Who would have thought that such a foundational institution as marriage would become the moral and social issue of our time? Remnant Christians must without delay place the issue of marriage on your priority prayer list. Nothing—not your vocation, your financial future, recreation, or anything—should excuse you from personally examining your marriage and your commitment to it. Is it strong? Is it floundering? Does it need tending? More than half of new marriages are failing, and what is more stunning is that marriages that have held together for decades are falling apart. The dissolution of the institution of marriage is further being assaulted by the fact that 65% of couples living together in the U.S. are in a test-drive relationship—living together without marriage. Yes, we have a marriage crisis on our hands. Probably someone you know very well is facing a marriage crisis. Perhaps even your own marriage needs reclamation. Are you honest enough to level with yourself on the matter? Do you care enough about your marriage to join me in this study? For the sake of your spouse, your children, and your Christian witness and reputation before God and others, please join me in this study.
Pastor Dan Gayman
The sole purpose of this excursion into the subject of marriage is to arrest the attention of those who are married, those whose marriages are a desert wasteland, those who will one day be married, and those who live together outside the covenant of marriage who need to repent of this sin and commit to the marriage covenant. The millennial generation, consisting of about eighty million Americans born between 1980 and 2000, has already rejected marriage in preference for test-drive relationships where they cohabit outside of marriage and end the relationship whenever they feel it is boring or tiring or not working.
The pressures now assaulting the institution of marriage come from every sphere imaginable. The culture has declared war on marriage; if there is not a wholesale repudiation of the cultural trends now underway, marriage will be considered so irrelevant and archaic that it will simply disappear from the culture. Perhaps the most distressing development in the narrative of the marriage crisis is the fact that the U.S. Government has thrown its full weight into the depreciation and mockery of the marriage covenant by mandating that every state recognize and legalize same-sex marriages. In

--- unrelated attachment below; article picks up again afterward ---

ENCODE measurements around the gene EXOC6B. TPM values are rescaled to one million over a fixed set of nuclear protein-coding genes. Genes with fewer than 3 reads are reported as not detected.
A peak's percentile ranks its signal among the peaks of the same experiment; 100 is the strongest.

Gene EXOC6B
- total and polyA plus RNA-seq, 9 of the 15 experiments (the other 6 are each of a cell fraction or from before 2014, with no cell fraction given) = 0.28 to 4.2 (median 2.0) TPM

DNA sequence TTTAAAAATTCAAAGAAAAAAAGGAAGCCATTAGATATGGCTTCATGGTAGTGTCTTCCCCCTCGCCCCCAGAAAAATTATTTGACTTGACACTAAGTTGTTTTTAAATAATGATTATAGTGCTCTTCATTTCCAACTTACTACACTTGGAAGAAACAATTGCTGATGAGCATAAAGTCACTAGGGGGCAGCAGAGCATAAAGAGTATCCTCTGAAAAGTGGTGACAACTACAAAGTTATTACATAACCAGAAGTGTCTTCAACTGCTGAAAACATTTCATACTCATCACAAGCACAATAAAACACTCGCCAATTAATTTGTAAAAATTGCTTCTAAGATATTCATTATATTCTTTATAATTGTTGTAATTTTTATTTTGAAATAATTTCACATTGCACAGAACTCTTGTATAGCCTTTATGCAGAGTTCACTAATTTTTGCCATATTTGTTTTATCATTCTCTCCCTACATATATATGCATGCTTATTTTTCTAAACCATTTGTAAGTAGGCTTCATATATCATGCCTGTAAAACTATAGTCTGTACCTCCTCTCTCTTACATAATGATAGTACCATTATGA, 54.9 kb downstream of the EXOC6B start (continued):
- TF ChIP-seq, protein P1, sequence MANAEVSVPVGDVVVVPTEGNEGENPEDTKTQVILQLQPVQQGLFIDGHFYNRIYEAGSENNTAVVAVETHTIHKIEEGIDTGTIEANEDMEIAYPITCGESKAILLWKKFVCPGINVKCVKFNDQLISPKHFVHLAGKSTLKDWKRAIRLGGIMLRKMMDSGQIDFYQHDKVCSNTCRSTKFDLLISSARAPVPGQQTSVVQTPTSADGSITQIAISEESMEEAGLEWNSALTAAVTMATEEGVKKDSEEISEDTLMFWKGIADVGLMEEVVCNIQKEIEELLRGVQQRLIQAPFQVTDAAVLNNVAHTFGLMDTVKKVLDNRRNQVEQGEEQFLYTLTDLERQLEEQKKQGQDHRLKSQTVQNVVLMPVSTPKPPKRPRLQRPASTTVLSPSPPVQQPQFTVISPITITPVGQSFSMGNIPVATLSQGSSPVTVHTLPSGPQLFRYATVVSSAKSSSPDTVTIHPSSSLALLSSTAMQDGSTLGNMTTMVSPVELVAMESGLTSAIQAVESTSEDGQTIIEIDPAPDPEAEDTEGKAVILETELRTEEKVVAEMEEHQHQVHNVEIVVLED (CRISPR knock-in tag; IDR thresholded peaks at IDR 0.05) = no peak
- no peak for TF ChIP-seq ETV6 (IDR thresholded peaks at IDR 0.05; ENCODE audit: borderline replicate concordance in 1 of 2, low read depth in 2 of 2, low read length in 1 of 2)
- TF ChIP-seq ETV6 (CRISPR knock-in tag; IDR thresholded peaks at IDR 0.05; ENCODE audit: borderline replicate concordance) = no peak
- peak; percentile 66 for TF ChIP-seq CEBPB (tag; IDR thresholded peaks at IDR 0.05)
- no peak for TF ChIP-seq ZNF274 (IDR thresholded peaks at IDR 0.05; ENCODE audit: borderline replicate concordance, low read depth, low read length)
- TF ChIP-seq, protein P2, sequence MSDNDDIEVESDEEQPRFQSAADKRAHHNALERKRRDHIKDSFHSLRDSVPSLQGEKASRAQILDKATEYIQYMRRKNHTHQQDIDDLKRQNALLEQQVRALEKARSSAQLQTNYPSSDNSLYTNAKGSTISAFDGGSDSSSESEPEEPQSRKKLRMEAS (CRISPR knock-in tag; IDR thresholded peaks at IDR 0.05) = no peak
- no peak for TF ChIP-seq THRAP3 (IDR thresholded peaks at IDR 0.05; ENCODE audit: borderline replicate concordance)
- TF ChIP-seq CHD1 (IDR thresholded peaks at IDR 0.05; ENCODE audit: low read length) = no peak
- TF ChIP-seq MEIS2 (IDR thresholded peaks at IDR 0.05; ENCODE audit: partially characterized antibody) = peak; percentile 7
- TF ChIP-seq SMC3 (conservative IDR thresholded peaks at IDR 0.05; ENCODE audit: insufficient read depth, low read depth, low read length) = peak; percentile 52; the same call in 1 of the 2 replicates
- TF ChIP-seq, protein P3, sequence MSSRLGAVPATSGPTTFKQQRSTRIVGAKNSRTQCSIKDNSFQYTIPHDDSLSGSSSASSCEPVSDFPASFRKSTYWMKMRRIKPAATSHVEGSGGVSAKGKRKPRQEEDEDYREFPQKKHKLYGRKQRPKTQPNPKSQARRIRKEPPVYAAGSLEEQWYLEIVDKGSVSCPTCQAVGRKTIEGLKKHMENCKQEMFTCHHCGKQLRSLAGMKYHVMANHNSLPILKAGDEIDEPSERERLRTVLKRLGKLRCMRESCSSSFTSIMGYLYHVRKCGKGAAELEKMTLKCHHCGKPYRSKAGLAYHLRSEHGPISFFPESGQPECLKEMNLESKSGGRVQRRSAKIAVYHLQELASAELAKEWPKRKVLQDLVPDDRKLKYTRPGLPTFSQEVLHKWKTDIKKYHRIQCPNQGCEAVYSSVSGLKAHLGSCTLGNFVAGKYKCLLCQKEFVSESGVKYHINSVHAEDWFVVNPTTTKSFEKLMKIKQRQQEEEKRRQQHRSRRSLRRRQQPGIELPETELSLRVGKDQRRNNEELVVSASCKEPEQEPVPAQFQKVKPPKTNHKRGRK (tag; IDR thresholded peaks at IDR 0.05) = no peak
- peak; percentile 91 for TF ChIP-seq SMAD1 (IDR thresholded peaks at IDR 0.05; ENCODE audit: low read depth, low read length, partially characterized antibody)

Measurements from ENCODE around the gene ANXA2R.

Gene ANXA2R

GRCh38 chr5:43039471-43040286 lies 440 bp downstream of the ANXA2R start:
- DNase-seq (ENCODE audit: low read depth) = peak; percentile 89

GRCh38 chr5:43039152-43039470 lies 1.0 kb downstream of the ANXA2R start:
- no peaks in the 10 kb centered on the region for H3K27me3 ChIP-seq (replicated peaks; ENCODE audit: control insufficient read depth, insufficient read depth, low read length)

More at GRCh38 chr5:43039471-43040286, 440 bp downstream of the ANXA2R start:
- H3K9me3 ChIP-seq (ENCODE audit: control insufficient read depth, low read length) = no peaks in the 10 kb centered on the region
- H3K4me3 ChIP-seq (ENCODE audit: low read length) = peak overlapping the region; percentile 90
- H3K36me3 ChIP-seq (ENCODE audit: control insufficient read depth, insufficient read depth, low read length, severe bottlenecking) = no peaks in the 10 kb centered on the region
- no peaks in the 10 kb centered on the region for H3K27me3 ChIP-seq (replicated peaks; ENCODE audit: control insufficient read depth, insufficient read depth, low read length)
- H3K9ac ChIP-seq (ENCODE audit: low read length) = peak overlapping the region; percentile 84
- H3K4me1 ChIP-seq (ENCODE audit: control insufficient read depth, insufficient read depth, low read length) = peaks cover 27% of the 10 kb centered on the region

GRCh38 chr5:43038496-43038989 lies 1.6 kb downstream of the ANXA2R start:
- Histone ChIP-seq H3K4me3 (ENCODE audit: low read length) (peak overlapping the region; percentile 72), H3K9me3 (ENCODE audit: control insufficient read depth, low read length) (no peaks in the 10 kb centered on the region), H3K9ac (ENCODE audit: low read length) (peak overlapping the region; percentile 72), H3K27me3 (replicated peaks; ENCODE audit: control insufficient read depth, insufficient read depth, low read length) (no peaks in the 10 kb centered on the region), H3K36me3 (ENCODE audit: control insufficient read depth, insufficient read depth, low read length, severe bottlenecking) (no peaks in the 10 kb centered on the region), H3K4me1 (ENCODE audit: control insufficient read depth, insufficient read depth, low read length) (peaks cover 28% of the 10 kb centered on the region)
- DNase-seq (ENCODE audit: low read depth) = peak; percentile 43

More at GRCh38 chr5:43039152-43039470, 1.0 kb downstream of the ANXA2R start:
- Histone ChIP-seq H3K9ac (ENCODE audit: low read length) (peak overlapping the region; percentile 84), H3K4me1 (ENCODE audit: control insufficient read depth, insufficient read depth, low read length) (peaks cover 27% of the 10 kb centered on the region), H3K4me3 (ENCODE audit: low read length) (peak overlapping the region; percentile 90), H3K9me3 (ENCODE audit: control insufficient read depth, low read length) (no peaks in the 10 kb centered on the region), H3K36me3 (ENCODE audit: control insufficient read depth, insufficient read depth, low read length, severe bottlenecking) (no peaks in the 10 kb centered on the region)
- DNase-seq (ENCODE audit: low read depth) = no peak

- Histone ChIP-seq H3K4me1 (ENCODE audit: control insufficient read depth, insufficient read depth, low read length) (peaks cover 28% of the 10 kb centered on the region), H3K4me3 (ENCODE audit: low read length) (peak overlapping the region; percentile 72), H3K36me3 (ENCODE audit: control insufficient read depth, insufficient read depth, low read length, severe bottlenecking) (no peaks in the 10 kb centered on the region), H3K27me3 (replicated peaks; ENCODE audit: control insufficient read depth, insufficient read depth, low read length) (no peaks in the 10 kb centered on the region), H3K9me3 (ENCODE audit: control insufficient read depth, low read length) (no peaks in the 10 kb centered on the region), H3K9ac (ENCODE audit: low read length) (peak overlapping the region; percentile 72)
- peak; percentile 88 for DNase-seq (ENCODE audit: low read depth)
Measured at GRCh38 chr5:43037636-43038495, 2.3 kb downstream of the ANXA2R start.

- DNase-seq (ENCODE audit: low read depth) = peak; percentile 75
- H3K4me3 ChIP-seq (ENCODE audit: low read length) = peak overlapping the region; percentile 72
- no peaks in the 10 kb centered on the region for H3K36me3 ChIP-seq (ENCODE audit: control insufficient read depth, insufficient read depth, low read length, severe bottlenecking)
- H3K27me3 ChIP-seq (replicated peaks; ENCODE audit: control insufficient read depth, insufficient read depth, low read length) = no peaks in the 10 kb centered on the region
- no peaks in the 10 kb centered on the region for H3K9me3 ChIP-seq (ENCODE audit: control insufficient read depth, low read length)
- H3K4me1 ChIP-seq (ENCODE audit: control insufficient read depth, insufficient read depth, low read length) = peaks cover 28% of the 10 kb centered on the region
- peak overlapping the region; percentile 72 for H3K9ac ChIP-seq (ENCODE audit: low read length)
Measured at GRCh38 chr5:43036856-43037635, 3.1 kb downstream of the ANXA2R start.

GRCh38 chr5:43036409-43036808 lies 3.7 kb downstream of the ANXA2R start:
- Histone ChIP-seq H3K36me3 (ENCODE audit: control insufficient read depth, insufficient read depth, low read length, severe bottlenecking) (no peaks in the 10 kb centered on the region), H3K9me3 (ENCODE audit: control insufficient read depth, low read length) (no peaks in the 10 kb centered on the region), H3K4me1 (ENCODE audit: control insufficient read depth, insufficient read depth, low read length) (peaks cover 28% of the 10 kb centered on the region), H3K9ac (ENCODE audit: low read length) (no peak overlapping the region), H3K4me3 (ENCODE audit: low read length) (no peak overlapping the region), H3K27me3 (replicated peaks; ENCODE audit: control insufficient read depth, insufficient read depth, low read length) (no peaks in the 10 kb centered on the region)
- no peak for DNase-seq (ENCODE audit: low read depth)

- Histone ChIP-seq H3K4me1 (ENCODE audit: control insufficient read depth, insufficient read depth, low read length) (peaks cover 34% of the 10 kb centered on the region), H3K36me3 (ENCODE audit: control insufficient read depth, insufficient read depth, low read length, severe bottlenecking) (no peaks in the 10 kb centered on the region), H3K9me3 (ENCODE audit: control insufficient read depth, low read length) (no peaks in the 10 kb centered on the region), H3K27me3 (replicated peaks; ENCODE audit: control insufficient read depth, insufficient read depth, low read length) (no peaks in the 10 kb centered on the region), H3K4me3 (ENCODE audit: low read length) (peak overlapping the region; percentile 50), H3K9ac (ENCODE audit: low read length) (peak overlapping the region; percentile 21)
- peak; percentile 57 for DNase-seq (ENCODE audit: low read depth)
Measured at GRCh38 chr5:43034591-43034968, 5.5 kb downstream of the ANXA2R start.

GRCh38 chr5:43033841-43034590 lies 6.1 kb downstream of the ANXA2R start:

Obergefell v. Hodges, 2015, the U. S. Supreme Court essentially declared the six-thousand-year-old biblical definition of marriage between one man and one woman null and void. The oldest institution in the history of man, older than any nation, has been ripped from its foundation by five black-robed justices who presumed to know more than God and tell 330 million Americans that marriage is no longer restricted to a union between one man and one woman, but is redefined as being just about any relationship imaginable.
Their decision does not change the fact that the primary purpose of marriage is the procreation of children in the godly pursuit of Christian dominion of the earth and building and maintaining a civilized society. Unless or until these five humanist judges can show how two women or two men of the same gender can procreate, they will remain in complete opposition to the God Who created the planets and hung the earth in space. As long as time endures, God-fearing Christians will continue to live by the biblical definition of marriage—and this without compromise or apology.
In the face of the present assault against marriage, remnant Christians must gird up their loins and stand strong against the current culture war that seeks to redefine marriage and bring the entire matter of marriage into the abyss of insanity. The primary goal in this article is to examine the state of marriage within our own ranks. We will have no moral ground upon which to battle for the sacred rite of biblical marriage if we do not give our full and unequivocal attention to making necessary corrections in our own marriages. Above all else, I appeal to the best that is within you to present a good witness to the youth within our ranks. If they see marriages falling apart all around them, can you blame them for wanting to circumvent marriage? Think about it! How can we blame the millennial generation for abandoning marriage when they witness their parents and grandparents making such a mass exodus out of their marriage commitment? Since no-fault divorce was introduced to America in 1971, the institution of marriage has witnessed a steady decline in marital fidelity and faithfulness. With this introduction, please assign marriage reclamation to the very top of your “to-do” list.
At all costs, remnant Christians must place marriage among the highest of priorities. Know this: you are doing it primarily for the glory of God, but also for your own reputation, Christian witness, and setting an example for your sons and daughters. In His original design, God ordained that marriage is the power of two: one man and one woman of the same racial heritage and faith, called to bear children. Marriage is necessary to fulfill God’s command to exercise dominion over His earth and everything therein.
Examine the following points of “Marriage Reclamation” with the intent of making a good marriage better, trouble shooting the problems that surface in your marriage, and above all, resolving to save a marriage that is already in such disrepair that it is non-functional. The word reclamation means “reclaiming lost ground.” Remember: not only will you honor God and save your own Christian reputation, but you will also serve notice to those you love that their lives and futures mean something to you.
Steps in Marriage Reclamation:
Open your Bible to Genesis chapter three. After verse six, we find Adam and Eve in their newly fallen condition, trying to put their lives back together after their perfect world is shattered by sin. Here we glean the steps of marriage reclamation by carefully studying Adam and Eve after the fall.